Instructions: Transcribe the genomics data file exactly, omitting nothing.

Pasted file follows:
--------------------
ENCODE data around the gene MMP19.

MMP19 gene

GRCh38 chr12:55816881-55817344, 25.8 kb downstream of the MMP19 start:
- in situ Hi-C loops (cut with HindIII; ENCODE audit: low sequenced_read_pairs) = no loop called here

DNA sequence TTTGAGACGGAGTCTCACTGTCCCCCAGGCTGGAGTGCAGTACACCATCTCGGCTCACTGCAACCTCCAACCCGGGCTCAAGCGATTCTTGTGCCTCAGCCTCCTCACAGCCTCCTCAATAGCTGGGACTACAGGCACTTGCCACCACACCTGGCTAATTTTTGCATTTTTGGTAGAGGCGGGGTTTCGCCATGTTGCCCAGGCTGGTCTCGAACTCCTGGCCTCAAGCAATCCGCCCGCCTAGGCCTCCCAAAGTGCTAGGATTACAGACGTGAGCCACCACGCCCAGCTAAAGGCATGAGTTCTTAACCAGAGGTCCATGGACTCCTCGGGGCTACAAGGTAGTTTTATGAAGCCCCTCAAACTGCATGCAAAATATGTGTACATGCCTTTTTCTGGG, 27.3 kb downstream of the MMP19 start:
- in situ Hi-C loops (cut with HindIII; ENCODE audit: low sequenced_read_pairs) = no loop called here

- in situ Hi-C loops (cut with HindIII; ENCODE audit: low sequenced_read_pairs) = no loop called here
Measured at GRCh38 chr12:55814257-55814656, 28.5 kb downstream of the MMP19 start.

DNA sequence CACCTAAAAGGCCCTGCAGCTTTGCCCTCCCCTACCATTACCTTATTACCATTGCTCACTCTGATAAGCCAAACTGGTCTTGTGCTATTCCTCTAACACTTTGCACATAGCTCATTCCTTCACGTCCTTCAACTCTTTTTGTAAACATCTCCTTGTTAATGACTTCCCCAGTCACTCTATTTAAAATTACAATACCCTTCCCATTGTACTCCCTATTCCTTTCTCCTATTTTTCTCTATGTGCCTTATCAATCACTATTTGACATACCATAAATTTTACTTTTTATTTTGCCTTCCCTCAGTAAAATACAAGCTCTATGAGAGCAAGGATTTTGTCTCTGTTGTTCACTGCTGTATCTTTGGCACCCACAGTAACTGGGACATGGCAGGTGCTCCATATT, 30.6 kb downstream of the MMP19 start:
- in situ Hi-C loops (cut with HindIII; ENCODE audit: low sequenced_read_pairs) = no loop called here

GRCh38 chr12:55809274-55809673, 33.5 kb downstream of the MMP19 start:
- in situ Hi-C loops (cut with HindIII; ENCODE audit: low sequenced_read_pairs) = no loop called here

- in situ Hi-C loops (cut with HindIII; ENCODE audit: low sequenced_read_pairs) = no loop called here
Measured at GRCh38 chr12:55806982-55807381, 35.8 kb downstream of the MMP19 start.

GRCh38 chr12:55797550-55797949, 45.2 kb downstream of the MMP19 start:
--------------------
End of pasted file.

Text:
ENCODE data around the gene MMP19.

MMP19 gene

GRCh38 chr12:55816881-55817344, 25.8 kb downstream of the MMP19 start:
- in situ Hi-C loops (cut with HindIII; ENCODE audit: low sequenced_read_pairs) = no loop called here

DNA sequence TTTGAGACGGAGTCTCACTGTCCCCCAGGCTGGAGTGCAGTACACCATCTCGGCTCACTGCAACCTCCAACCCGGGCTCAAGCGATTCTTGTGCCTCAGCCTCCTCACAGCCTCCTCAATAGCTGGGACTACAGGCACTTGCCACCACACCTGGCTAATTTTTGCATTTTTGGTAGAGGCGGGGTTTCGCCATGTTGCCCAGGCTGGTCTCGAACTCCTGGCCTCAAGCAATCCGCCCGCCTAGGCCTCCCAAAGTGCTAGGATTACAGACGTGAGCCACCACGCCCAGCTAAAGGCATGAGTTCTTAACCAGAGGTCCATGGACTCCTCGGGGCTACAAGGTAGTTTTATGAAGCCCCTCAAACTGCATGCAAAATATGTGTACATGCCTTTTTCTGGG, 27.3 kb downstream of the MMP19 start:
- in situ Hi-C loops (cut with HindIII; ENCODE audit: low sequenced_read_pairs) = no loop called here

- in situ Hi-C loops (cut with HindIII; ENCODE audit: low sequenced_read_pairs) = no loop called here
Measured at GRCh38 chr12:55814257-55814656, 28.5 kb downstream of the MMP19 start.

DNA sequence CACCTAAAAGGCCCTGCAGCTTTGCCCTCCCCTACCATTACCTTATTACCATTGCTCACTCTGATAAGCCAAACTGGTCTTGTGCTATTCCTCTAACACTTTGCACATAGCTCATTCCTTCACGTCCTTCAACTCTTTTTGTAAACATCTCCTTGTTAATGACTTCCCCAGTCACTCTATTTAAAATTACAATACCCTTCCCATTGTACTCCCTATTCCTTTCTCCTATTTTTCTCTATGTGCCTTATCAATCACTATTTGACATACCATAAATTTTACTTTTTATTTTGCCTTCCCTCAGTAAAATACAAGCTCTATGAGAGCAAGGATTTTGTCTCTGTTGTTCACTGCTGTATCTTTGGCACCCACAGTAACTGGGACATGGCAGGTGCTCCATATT, 30.6 kb downstream of the MMP19 start:
- in situ Hi-C loops (cut with HindIII; ENCODE audit: low sequenced_read_pairs) = no loop called here

GRCh38 chr12:55809274-55809673, 33.5 kb downstream of the MMP19 start:
- in situ Hi-C loops (cut with HindIII; ENCODE audit: low sequenced_read_pairs) = no loop called here

- in situ Hi-C loops (cut with HindIII; ENCODE audit: low sequenced_read_pairs) = no loop called here
Measured at GRCh38 chr12:55806982-55807381, 35.8 kb downstream of the MMP19 start.

GRCh38 chr12:55797550-55797949, 45.2 kb downstream of the MMP19 start: